Many people will know by now that 17th May 2016 was the 50th anniversary of the famous shouted accusation of his being ‘Judas’ at the Free Trade Hall in Manchester, aimed by a member of the audience at Bob Dylan, against whom many had turned because the folk singer had the temerity to foray into electric rock music.
Actually it was something Dylan had been doing since he released his fifth album Bringing It All Back Home the previous year, the first of a trilogy of albums with a heavy electric influence and on which there was one folk side and one electric one. He had already been roundly booed at both the Newport Folk Festival and at a concert in New York in 1965 for playing half a set of folk music followed by the other half fully amplified. There’s nothing like a folk man (or woman) scorned.
Several people have claimed to be the heckler, the most credible probably being Keith Butler, a student who later emigrated to Canada, probably a good move. He said in a 1999 interview that he had immediately left the building following Dylan’s retort (“You’re a liar!” followed by “Play it f***ing loud” to the band) out of disgust, commenting “Any bloody pop group can do this rubbish.” He kept his mouth shut thereafter before reading about the incident in the Toronto Sun decades later and deciding to come clean.
Whether it was Butler or another claimant, John Cordwell, I suspect that exiting the building and getting out of the way of Dylan on the night might have been a pretty important secondary consideration. Dylan had already been involved in several dust ups over his change of direction and was clearly a guy not to mess with, and one with a long memory. In 2012, 46 years after the heckler struck, Dylan referred to the incident:
…these are the same people that tried to pin the name Judas on me. Judas, the most hated name in human history! If you think you’ve been called a bad name, try to work your way out from under that. Yeah, and for what? For playing an electric guitar? As if that is in some kind of way equitable [sic] to betraying our Lord and delivering him up to be crucified. All those evil mother****ers can rot in hell.”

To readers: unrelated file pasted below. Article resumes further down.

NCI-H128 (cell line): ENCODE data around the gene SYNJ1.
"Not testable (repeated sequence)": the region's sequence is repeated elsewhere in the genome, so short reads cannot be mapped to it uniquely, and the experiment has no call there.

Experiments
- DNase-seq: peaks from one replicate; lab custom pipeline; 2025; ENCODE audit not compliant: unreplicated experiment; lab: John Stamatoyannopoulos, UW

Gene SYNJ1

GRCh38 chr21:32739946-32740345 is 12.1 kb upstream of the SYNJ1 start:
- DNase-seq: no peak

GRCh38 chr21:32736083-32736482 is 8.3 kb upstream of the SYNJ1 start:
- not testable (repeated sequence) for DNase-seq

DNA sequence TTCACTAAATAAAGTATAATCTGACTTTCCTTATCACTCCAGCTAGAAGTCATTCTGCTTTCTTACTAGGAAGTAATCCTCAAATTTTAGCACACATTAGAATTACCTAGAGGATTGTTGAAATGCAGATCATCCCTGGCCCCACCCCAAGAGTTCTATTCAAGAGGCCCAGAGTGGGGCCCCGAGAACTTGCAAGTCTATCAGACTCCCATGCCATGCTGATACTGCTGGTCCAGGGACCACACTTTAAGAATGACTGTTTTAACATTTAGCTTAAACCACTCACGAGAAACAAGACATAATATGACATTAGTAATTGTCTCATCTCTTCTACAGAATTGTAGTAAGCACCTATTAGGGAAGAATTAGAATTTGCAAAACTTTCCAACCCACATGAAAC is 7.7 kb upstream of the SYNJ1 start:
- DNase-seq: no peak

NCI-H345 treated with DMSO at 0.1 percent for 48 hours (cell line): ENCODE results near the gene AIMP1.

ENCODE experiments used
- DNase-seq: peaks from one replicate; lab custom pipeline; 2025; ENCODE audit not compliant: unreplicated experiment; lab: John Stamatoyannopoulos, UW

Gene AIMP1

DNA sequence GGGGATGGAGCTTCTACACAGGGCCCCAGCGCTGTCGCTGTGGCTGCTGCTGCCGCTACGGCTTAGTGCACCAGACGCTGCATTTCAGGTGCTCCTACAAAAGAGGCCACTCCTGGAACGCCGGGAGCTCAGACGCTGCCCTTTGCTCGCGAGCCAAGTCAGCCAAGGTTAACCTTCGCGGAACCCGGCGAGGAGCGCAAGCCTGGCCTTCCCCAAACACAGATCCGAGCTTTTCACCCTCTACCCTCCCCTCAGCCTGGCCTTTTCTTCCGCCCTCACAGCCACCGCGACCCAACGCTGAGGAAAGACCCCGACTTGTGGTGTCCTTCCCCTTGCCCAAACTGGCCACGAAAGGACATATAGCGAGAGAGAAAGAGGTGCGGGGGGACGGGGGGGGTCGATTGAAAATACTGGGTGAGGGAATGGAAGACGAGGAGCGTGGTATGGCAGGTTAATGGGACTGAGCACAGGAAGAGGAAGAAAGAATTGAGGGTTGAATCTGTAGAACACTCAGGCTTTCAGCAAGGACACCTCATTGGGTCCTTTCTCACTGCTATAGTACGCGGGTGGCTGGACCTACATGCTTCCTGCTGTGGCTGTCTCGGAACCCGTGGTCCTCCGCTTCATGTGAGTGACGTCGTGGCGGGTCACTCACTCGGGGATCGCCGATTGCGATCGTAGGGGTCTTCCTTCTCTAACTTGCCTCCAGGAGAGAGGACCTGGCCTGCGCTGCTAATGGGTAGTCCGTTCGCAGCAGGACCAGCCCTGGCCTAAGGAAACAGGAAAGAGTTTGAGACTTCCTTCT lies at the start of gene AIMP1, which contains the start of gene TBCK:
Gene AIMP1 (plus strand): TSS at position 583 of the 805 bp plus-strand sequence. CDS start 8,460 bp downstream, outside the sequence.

Anyway, the song that followed the outburst, the one that was ‘played f***ing loud’ was Like a Rolling Stone, thereby establishing its credentials as a Classic Song for the Day. The song was released as a single from Dylan’s sixth album, Highway 61 Revisited (August 1965), and was recorded immediately following his return to the US from a tough tour of England. In those days bands recorded and toured like no-one’s business.
Lyrically it’s long-winded effort from the master wordsmith (400 of them) and it’s lengthy, with versions ranging from six to nearly seven minutes. It’s a confrontational piece and one that defied conventional wisdom by expressing resentment and anger rather than love. Dylan verbally attacks a woman (‘Miss Lonely’), presumably a representative of the society he abhorred, born with a silver spoon in her mouth, and who has fallen from grace and has to fend for herself in a hostile, unfamiliar world.
“How does it feel, how does it feel?
To be without a home
Like a complete unknown, like a rolling stone.”
There is an alternative view (isn’t there always?) that Dylan is actually showing pity for her, but not many takers for it.
Various personalities, both female and male, have been proposed as possible real life versions of Miss Lonely, including Joan Baez and Marianne Faithfull.
Musically it didn’t work in its original 3/4 time signature so it was rewritten in 4/4; another shift in the direction of rock music for which that time signature is popular of course. The organ riff was added at the same time.
Columbia Records wasn’t happy about the length of the track, nor with the electric sound for that matter, and was initially hesitant to release it. And radio stations were reluctant to play it because of the length until forced to by public demand. But it reached number two in the US Billboard charts (number one in Cashbox), remaining there for 12 weeks, and became a worldwide hit, getting into the Top 10 in the UK.
Like a Rolling Stone transformed Dylan’s image from folk singer to rock star, and is considered one of the most influential compositions in post-war popular music. Rolling Stone magazine (what else?) listed the song at number one in their ‘500 Greatest Songs of All Time.’ It has been covered by numerous artists, from The Jimi Hendrix Experience and The Rolling Stones (who else?) to The Wailers and Green Day.
At an auction in 2014, Dylan’s handwritten lyrics to the song fetched $2 million, a world record for a popular music manuscript.
© D J Bentley, 2016